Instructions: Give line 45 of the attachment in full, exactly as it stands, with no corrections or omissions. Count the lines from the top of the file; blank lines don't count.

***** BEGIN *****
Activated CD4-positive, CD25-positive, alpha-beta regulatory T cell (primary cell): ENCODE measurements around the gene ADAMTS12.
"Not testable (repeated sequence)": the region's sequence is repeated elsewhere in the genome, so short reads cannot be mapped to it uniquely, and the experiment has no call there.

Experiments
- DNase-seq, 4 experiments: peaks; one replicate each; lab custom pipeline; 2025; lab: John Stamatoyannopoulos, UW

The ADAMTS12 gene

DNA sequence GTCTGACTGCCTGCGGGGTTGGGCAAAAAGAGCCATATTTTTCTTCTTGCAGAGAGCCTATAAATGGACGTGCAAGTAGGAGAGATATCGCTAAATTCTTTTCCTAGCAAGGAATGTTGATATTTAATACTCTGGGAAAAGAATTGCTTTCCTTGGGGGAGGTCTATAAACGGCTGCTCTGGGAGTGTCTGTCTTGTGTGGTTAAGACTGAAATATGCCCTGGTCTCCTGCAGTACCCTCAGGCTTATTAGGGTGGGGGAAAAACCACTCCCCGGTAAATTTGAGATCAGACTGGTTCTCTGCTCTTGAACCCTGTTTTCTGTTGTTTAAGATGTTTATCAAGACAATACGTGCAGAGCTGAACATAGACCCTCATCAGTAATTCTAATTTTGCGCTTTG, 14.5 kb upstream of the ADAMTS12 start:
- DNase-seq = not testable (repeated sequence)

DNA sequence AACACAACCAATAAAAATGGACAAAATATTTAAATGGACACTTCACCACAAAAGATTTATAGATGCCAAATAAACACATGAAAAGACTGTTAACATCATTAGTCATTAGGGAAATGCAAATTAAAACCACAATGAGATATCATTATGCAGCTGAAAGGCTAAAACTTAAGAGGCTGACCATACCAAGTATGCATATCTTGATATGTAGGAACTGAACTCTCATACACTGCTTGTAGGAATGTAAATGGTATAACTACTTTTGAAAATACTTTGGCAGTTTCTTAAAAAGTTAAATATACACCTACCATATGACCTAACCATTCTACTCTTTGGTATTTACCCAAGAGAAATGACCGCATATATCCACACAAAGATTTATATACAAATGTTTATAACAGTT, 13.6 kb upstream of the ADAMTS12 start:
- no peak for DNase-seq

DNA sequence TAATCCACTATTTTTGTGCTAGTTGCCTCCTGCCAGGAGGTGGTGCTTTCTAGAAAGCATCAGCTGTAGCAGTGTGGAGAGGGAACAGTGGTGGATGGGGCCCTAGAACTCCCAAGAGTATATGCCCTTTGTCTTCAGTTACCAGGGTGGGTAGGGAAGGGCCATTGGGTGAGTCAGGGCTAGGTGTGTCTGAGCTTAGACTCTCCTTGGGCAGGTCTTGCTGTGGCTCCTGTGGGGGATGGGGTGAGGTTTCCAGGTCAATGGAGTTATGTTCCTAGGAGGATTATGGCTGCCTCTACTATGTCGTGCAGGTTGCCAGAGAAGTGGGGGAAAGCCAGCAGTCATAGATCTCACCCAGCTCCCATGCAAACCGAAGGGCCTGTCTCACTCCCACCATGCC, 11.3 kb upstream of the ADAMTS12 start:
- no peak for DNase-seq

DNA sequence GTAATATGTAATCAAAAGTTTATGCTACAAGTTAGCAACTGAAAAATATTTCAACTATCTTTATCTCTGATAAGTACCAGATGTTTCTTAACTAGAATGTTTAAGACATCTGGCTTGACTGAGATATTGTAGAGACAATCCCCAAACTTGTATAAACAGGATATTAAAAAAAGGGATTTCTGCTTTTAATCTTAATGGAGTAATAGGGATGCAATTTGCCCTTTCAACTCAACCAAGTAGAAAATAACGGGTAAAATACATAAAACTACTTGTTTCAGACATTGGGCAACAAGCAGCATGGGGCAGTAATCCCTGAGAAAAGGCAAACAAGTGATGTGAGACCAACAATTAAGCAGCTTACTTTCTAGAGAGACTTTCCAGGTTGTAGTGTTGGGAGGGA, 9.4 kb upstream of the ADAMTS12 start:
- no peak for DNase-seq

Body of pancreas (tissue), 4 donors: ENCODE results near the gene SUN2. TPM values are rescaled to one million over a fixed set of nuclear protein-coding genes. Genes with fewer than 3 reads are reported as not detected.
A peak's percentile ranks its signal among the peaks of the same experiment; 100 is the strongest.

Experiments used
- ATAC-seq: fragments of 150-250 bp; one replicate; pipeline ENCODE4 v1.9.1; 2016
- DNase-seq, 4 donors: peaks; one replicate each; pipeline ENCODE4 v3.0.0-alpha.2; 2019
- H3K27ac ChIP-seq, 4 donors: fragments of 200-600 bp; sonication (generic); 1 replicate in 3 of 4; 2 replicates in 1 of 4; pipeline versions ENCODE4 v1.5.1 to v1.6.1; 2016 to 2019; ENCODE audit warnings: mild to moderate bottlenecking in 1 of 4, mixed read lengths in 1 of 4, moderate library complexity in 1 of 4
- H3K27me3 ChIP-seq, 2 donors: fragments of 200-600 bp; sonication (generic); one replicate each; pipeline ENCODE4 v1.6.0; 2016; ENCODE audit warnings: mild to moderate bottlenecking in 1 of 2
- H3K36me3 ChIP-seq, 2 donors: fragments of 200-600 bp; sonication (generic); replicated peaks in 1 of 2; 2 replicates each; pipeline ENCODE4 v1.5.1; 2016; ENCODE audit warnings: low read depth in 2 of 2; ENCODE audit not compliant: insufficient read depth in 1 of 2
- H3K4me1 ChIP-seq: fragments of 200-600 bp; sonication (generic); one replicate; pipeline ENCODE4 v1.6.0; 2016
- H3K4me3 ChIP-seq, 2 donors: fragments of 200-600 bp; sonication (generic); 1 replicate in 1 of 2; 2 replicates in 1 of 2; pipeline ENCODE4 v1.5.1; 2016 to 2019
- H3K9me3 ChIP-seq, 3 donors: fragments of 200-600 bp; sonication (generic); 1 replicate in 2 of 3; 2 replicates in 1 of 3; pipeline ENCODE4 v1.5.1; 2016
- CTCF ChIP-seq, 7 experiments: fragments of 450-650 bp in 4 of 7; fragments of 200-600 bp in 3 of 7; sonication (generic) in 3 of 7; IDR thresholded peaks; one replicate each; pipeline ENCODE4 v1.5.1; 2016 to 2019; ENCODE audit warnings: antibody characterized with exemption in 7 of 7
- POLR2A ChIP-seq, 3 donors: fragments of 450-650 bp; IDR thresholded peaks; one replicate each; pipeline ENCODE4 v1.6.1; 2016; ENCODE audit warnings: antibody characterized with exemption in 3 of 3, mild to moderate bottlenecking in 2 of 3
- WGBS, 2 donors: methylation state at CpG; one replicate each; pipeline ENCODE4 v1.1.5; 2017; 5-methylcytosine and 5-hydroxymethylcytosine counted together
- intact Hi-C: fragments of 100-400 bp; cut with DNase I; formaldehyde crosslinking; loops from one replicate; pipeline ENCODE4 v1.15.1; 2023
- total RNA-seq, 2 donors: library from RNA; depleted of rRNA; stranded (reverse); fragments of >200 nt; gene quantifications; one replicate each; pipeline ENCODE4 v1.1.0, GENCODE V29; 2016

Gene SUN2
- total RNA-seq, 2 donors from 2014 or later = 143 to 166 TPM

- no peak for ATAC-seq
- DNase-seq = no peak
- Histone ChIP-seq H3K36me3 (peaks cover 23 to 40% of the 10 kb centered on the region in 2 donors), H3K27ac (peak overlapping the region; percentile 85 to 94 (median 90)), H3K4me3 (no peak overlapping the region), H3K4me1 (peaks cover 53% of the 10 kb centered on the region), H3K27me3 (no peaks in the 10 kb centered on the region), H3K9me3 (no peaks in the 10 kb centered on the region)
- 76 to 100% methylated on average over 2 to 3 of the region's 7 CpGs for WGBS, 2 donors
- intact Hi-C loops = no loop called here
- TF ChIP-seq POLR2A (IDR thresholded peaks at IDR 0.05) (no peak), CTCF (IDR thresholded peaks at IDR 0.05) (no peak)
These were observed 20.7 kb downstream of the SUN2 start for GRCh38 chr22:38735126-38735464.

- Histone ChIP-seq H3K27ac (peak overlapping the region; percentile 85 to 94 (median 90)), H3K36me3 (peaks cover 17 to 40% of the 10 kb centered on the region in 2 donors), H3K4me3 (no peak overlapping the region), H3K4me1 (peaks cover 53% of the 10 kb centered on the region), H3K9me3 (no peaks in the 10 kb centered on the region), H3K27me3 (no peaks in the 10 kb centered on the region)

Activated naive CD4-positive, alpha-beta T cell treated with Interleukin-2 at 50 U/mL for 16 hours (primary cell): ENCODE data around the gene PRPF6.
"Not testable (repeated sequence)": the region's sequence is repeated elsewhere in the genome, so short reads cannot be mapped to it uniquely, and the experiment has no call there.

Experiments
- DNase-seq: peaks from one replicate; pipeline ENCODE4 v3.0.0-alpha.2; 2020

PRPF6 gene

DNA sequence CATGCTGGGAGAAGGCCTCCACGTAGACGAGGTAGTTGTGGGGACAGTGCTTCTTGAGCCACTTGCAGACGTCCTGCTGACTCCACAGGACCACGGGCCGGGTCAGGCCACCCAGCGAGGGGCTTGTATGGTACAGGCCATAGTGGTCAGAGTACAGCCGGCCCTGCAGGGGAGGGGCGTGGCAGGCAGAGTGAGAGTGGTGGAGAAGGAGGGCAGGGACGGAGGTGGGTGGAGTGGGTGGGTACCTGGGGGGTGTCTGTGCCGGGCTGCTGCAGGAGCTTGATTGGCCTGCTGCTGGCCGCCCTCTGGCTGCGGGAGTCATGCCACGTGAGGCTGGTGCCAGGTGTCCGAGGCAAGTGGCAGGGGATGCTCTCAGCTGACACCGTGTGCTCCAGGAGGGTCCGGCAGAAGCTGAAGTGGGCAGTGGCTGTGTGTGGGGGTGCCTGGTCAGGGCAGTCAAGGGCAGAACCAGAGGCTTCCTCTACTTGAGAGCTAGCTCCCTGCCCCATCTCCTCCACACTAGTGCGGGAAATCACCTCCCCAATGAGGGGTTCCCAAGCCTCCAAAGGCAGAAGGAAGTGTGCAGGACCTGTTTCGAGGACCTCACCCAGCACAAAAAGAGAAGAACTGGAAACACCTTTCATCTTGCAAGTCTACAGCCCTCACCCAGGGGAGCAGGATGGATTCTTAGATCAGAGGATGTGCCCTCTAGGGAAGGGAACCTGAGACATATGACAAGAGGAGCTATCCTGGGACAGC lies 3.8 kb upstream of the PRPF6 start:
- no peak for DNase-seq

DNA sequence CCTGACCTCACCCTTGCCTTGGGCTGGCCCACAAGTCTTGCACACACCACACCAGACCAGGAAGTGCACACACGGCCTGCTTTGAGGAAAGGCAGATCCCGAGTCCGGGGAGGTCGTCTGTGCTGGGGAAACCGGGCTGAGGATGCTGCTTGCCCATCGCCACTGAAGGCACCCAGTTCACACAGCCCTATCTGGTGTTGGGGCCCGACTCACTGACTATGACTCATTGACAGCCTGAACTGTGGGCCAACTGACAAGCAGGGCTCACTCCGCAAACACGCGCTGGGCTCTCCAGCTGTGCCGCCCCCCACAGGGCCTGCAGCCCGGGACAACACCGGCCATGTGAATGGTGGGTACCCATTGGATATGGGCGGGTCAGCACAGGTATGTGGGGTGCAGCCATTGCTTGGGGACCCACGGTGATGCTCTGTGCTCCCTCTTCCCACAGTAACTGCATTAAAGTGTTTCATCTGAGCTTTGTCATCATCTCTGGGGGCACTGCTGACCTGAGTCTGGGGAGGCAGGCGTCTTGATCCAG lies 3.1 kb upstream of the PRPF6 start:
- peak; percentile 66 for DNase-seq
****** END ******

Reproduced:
DNA sequence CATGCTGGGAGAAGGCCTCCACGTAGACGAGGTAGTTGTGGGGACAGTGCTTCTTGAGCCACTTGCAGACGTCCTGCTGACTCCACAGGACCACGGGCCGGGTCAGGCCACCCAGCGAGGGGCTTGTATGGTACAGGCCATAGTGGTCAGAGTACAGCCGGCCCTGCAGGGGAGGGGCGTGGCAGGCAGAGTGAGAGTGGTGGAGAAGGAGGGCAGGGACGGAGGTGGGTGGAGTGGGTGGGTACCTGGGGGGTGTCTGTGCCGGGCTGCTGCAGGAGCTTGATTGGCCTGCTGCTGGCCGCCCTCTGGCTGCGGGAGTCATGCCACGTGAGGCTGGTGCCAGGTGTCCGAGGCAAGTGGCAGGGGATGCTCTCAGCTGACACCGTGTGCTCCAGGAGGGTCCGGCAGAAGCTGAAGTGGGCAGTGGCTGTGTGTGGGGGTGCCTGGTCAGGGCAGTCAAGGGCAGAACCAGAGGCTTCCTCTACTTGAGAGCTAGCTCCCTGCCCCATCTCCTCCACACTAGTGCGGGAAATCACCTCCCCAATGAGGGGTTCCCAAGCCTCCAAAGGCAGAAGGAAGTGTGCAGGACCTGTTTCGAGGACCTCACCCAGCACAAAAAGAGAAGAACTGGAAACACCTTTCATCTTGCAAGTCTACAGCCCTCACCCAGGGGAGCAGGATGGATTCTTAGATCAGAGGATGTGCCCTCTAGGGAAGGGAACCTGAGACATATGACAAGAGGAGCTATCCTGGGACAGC lies 3.8 kb upstream of the PRPF6 start: